Patients that received any kind of preventive treatment for CM at the last 6 months were excluded from the study. Patients with a history of neuromuscular junction disease, those receiving aminoglycoside group antibiotics or curar-like pharmacological agents affecting neuromuscular functions, pregnant patients, those with a history of malignancy, those with cervical and cranial surgery history, those who received non-pharmacological treatment during BoNTA administration, those with major psychiatric disease history in the last 3 months before the study, those taking antipsychotics, antidepressants, antiepileptic drugs, and those with drug overuse headache were not included in the study.

Fifty-three patients [39 female, 14 male-26 (49.1%) were in the geriatric age group and 27 (50.9%) were in the adult age group] were analyzed retrospectively and were included in the study according to inclusion and exclusion criteria. Botox injections were applied by the same specialist (neurologist) to half of the patients in a single session for a total of 60 units, 5 units to each muscles and the other half of the patients in a single session for a total of 30 units, 2.5 units to each muscles (bilaterally to frontal muscles, temporal muscles, occipital muscles, semispinalis capitis, splenius capitis and trapezius muscles in the cervical region). The injections were performed at the myofascial trigger points, the dominant areas of pain in the pericranial muscles. Pain intensity in the headache diaries of all patients before and after the third month was recorded using Visual Analogue Scale (VAS).


Statistical Analysis

In the analysis of descriptive statistical data, mean±standard deviation, median, minimum, maximum values were used for continuous variables, and number and “%” expressions were used for discrete data. The comparison of categorical data between the groups was made by the chi-square test. For the analysis of continuous data, firstly, normality was analyzed by the Kolmogorov-Smirnov test. Parametric tests were used for the analysis of the data that fit the normal distribution and nonparametric tests were used for the data not suitable for the normal distribution.

Student’s t-test was used for dependent variables in student dependent groups and Student’s t-test was used for independent variables in dependent groups. The differences between the groups were taken as 95%. SPSS 22.0 software was used for statistical analysis.


Results

Of the 53 CM patients included in the study, 26 (49.1%) were in the geriatric age group and 27 (50.9%) were in the adult age group. In the geriatric age group (group 1), half of the patients received 5 U (group 1a) and the other half received 2.5 U (group 1b) BoNTA treatment. In the adult age group (group 2), 14 patients (group 2a) received 5 U and 13 patients received 2.5 U (group 2b) BoNTA treatment. The mean age of group 1 patients was 68.0 (65-73) years, while the mean age of group 2 patients was 37.0 (24-49) years. When the gender distribution was examined, a similar distribution was observed in both groups. 73.1% (n=19) of the patients in group 1 were female and 26.9% of the patients (n=7) in group 1 were male; 74.1% (n=20) of the patients in group 2 were female and 25.9% of the patients (n=7) in group 2 were male (p>0.05). There was no statistically significant difference between the subgroups in terms of age and sex (p>0.05) (Table 1).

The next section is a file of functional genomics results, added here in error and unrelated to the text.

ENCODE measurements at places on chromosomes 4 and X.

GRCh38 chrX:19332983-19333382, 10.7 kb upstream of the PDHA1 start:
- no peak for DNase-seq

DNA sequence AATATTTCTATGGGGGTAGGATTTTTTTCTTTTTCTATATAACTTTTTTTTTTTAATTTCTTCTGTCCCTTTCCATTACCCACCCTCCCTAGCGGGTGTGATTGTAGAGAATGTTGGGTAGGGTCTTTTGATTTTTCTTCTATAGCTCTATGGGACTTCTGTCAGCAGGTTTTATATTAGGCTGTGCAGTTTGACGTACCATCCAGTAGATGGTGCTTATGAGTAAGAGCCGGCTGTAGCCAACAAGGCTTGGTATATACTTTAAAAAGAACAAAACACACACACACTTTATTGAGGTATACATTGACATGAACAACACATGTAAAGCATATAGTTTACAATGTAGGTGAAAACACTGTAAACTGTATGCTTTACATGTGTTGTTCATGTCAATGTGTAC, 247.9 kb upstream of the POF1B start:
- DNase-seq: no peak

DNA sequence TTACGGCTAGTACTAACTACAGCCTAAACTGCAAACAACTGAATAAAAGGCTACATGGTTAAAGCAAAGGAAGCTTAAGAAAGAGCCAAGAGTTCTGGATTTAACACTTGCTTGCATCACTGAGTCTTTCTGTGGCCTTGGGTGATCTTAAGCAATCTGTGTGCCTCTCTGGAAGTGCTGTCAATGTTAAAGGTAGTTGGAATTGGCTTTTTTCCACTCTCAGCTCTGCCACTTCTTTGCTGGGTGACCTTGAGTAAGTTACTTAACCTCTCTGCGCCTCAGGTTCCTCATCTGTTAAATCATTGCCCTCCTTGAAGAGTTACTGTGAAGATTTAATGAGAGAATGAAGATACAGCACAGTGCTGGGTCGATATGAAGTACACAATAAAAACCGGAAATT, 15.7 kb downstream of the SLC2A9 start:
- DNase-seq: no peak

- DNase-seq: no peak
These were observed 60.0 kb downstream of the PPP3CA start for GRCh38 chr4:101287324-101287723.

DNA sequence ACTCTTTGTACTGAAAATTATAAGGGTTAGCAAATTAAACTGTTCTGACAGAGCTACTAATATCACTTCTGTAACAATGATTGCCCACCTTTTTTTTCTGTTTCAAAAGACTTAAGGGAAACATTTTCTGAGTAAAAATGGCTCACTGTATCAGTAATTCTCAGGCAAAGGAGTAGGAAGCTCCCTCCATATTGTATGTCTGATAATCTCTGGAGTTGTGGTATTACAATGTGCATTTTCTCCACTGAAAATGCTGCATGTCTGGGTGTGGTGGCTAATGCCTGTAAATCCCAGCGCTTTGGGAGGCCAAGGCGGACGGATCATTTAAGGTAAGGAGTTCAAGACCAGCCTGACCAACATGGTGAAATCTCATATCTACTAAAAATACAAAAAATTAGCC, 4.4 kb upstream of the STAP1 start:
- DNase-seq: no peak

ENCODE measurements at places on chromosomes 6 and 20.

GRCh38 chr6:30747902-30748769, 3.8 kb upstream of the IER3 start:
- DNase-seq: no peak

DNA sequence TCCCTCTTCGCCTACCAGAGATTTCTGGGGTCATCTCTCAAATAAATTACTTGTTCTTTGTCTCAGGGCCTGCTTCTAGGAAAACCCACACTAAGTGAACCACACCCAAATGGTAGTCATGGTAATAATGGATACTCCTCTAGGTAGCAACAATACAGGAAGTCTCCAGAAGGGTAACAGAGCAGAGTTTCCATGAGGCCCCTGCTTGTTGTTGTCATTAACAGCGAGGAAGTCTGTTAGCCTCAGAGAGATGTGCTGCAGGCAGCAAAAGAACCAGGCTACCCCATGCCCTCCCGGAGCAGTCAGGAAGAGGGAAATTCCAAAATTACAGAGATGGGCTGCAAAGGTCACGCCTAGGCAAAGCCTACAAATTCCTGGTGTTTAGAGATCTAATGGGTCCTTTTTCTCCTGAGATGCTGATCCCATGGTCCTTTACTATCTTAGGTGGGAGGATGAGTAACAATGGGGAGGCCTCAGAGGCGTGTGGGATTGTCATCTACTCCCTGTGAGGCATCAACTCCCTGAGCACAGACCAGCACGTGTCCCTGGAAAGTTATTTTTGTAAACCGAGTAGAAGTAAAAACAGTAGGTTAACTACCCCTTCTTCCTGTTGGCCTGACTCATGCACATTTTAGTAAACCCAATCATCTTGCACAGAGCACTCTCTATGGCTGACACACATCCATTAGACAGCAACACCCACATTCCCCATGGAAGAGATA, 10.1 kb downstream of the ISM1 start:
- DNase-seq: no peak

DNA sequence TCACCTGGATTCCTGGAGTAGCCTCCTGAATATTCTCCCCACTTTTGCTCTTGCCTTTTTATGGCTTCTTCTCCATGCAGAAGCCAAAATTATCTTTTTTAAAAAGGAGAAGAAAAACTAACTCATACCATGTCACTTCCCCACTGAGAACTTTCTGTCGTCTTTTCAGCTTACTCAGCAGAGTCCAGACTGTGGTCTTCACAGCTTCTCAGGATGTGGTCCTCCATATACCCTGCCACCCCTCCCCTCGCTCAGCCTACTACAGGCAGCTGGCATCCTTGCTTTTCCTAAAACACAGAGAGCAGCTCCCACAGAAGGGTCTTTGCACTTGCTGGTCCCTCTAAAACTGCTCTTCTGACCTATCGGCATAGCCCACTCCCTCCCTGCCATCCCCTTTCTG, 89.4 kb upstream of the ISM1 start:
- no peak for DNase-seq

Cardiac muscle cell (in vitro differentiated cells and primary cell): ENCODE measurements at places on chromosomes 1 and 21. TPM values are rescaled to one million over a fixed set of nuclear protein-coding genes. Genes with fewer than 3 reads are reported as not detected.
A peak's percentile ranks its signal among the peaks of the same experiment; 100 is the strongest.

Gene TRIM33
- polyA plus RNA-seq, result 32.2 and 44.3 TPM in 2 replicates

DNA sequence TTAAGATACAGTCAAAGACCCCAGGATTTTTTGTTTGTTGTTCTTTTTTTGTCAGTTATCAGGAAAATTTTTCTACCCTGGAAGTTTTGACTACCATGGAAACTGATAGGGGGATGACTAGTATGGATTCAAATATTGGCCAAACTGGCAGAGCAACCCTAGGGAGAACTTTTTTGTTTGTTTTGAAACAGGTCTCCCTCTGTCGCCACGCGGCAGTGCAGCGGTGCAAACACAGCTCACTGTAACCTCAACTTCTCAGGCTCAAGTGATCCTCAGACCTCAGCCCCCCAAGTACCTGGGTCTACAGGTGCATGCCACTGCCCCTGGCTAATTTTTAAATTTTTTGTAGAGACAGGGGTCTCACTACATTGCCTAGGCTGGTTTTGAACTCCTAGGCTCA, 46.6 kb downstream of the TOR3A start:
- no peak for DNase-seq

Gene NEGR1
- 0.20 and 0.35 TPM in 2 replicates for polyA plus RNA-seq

In group 1, the median number of headache days before the treatment was 19.0 (15-25) days but decreased to 12.5 (5-17) days after the treatment (p<0.01), and the median values of VAS for pain severity was 80 (p<0.05) (70-95) and decreased to 60 (30-80) after the treatment (p<0.01). These decreases were statistically significant in terms of both the number of headache days and the severity of pain. There was a statistically significant decrease in the number of headache days and VAS pain severity after the treatment in group 2 (Table 2).

In group 1 patients, the median value of headache days was decreased by 8 days [minimum-maximum (-1) and 15 days], and the median value of VAS pain was decreased by 35 (0-55) points. When the treatment efficacy rates were compared to pre-treatment, the mean number of headache days after the treatment was 38.5% in group 1 and 41.3% in group 2. The decrease in VAS pain intensity was 38.1% in group 1 and 37.4% in group 2. The mean number of headache days receiving 2.5 U treatment was 37.5% in group 1, 20.7% in group 2, while the decrease in VAS pain severity was 38.5% in group 1 and 3.5% in group 2.

Before and after the treatment, there was a statistically significant decrease in the number of headache days in both group 1 and group 2 patients with both 2.5 U and 5 U BoNTA treatment (p<0.01). Reduction in VAS pain intensity was statistically significant in both treatment doses in group 1 patients (p<0.01). The decrease in VAS pain intensity before and after the treatment was not statistically significant in group 2 patients who received only 2.5 U treatment (p=0.27) (Table 3).

There was no statistically significant difference in the number of headache days before and after the treatment in both group 1 and group 2 patients who received BoNTA treatment. There was no statistically significant difference between the groups in terms of the number of headache days and the severity of VAS pain before the treatment in the groups that received 2.5 U treatment. There was a statistically significant decrease in the number of headache days and VAS pain score after the treatment in group 1 patients compared to group 2 patients (p=0.01 and p<0.01, respectively) (Table 4).